Complications after hernia repair surgery

In every surgery, there are expected postoperative side effects. These are changes that a patient is likely to experience following a procedure. On the other hand, however, there are also some issues that are not expected to happen after a surgery. In this case, these are called complications.

And although they’re unexpected and a bit rare, complications are still a possibility in every surgery. Take, for example, a hernia repair surgery. Aside from common side effects, the operation can also come with complications. In particular, however, hernia repair completed with a surgical mesh device has been stirring a lot of controversies for years now.

According to the latest hernia mesh lawsuit update 2022, thousands of plaintiffs have filed a claim against hernia mesh manufacturers after they suffered from serious complications following a hernia surgery that used a mesh device.

Below, you will learn about possible complications after a hernia mesh repair. We will also help you determine when you can sue the makers of hernia mesh devices for these injuries.

Hernia mesh lawsuit

What complications can result from a hernia repair surgery?

Hernia mesh complications are not expected to happen after a hernia repair. But not matter how rare they are, they’re still a possibility in these procedures. Some of these complications may also require revision surgery to help treat the complication.

Complications can also result in long-term health problems or prolonged recovery time after surgery.

Some of the most common complications associated with any type of hernia mesh surgery include:

The above listed hernia complications also occur at different times following surgery. While some may occur immediately, other complications can also present after a very long period of time. Learn more about these complications in detail below.


One of the most common postoperative complications of hernia mesh repair are infections. In fact, according to studies, infection occurs in up to 8 percent of patients following an open incisional hernia repair surgery. Patients with obesity, diabetes, and immunosuppression may also have a higher incidence of infection. Meanwhile, not surprisingly, the risk of infection decreases to 0.98 to 2 percent with laparoscopic surgery.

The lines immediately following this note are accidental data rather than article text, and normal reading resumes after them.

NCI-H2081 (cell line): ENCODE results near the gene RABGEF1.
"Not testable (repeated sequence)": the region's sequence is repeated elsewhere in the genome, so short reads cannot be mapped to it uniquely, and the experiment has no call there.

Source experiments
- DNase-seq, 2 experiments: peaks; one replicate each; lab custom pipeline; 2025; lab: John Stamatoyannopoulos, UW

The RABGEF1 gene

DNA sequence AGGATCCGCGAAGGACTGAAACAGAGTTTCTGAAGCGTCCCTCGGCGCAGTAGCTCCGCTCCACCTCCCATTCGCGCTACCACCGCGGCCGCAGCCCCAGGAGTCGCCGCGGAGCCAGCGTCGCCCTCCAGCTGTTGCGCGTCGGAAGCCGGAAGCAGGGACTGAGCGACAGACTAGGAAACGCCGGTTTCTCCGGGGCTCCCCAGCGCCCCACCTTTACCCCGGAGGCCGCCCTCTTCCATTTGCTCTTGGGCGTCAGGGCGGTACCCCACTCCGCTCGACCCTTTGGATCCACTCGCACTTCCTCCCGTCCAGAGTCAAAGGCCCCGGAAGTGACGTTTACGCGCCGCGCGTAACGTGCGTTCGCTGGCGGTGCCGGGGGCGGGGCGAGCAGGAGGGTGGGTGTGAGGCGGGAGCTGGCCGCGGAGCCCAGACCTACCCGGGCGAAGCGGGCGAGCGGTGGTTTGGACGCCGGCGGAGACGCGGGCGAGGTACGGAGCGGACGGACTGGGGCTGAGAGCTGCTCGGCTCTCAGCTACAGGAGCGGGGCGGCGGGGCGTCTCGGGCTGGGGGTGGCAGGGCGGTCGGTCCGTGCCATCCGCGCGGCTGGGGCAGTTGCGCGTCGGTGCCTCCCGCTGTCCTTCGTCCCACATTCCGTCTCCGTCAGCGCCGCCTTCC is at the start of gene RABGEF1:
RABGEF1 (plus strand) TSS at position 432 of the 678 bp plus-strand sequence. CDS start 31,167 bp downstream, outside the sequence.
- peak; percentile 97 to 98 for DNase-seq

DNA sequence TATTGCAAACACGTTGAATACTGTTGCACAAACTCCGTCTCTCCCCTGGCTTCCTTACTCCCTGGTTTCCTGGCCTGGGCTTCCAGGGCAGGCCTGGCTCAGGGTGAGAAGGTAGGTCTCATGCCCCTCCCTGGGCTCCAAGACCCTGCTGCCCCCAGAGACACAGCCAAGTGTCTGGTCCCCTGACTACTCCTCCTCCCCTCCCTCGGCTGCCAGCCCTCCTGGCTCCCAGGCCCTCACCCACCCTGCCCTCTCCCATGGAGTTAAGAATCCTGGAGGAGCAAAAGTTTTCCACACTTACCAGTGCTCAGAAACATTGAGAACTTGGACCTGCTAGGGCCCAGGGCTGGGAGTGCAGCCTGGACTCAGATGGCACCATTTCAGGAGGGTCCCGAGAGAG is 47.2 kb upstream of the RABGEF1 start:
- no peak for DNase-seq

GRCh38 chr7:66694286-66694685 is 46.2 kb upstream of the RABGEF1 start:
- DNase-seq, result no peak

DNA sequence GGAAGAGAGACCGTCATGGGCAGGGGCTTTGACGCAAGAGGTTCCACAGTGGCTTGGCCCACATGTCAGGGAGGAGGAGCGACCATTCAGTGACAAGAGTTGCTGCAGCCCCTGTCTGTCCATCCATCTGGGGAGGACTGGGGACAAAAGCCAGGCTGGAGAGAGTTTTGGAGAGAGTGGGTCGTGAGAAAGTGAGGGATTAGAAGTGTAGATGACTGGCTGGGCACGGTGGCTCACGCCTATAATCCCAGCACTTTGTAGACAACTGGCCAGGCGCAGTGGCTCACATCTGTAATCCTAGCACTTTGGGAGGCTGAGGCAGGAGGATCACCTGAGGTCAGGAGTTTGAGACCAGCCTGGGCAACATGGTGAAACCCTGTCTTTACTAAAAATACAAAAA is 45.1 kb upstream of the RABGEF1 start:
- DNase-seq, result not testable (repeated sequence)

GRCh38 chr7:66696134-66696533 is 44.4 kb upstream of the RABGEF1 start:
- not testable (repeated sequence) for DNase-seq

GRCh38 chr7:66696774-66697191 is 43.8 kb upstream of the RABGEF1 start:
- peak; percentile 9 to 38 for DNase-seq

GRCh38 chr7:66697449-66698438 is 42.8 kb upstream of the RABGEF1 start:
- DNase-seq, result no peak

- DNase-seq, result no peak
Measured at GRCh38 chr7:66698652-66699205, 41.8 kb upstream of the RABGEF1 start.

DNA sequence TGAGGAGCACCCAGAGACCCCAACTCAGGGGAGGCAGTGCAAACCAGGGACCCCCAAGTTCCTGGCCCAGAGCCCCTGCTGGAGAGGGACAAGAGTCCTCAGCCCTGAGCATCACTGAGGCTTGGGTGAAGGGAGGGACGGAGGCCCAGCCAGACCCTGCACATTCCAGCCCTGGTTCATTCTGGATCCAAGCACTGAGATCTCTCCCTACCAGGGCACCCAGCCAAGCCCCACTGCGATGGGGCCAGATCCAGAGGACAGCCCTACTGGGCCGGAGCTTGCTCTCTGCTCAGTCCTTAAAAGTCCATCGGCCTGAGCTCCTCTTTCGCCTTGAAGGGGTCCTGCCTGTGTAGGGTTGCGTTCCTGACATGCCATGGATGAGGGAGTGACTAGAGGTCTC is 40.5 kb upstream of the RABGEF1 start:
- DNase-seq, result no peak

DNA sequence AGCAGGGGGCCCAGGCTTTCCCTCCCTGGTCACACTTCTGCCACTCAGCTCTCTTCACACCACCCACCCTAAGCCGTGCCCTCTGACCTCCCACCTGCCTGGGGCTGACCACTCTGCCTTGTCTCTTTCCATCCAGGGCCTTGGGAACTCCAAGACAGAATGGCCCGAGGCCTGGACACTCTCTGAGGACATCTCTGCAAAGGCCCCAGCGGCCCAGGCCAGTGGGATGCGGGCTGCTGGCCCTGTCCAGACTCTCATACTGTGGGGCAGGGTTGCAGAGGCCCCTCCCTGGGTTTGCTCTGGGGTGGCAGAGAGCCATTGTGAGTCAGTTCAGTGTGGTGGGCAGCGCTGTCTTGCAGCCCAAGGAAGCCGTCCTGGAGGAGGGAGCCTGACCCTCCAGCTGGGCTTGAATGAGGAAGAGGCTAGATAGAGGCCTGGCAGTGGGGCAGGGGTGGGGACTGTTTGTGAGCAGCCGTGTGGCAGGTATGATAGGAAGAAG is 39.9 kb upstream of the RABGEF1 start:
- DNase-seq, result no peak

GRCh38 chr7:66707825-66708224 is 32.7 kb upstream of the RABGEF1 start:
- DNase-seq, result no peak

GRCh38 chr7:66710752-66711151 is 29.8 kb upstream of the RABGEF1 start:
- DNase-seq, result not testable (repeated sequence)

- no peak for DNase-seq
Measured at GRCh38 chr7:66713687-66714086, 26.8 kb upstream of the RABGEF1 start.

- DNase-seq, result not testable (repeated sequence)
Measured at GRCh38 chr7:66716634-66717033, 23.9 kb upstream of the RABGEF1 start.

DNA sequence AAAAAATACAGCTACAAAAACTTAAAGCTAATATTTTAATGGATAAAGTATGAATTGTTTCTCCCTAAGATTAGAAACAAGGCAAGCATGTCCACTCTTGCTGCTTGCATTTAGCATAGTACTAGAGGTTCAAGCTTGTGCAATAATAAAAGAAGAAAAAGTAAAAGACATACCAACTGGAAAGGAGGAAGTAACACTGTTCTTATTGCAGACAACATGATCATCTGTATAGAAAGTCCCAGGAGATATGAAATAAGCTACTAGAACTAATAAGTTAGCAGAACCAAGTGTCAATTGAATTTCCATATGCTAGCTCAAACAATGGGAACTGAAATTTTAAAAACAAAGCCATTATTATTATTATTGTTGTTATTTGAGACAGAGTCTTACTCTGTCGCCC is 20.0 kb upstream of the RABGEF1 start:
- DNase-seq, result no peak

Infections may either come in a mild wound infection or a full blown deep mesh infection. A mild skin or wound infection can occur in three to ten days while a deep mesh infection can present anywhere between ten days to a few years after surgery.

Signs and symptoms of infection from a hernia surgery completed with surgical mesh include:

  • Fever
  • Pain
  • Redness at the surgical site
  • Warmth at the incision site
  • Inflammation
  • Increased abdominal wall temperature
  • Other flu-like symptoms (chills, nausea, and vomiting)

Some mesh products that are associated with higher rates of infection are the Ethicon Physiomesh and Atrium C-QUR mesh. In fact, these mesh devices have been the subjects of lawsuits because of mesh-related infections.

Both are made of polypropylene mesh, a type of synthetic mesh that’s known for causing adverse effects in patients.

Mesh Adhesions

Adhesions refer to bands of scar tissue that form when normal tissue is disturbed by an injury or surgery. They may develop in the body as part of its healing process or in response to the insertion of a foreign object such as hernia mesh.

In particular, when scar tissue occurs in hernia repair patients, it develops around the mesh implant and bonds the device with other organs or tissue. However, in rare cases, organs brought together by the scar tissue may grow together, resulting in these organs not functioning normally.

Ultimately, this causes a variety of health problems. Adhesions can also lead to other hernia mesh complications, including:

  • Bowel obstruction
  • Abdominal pain
  • Pelvic pain
  • Blocked digestion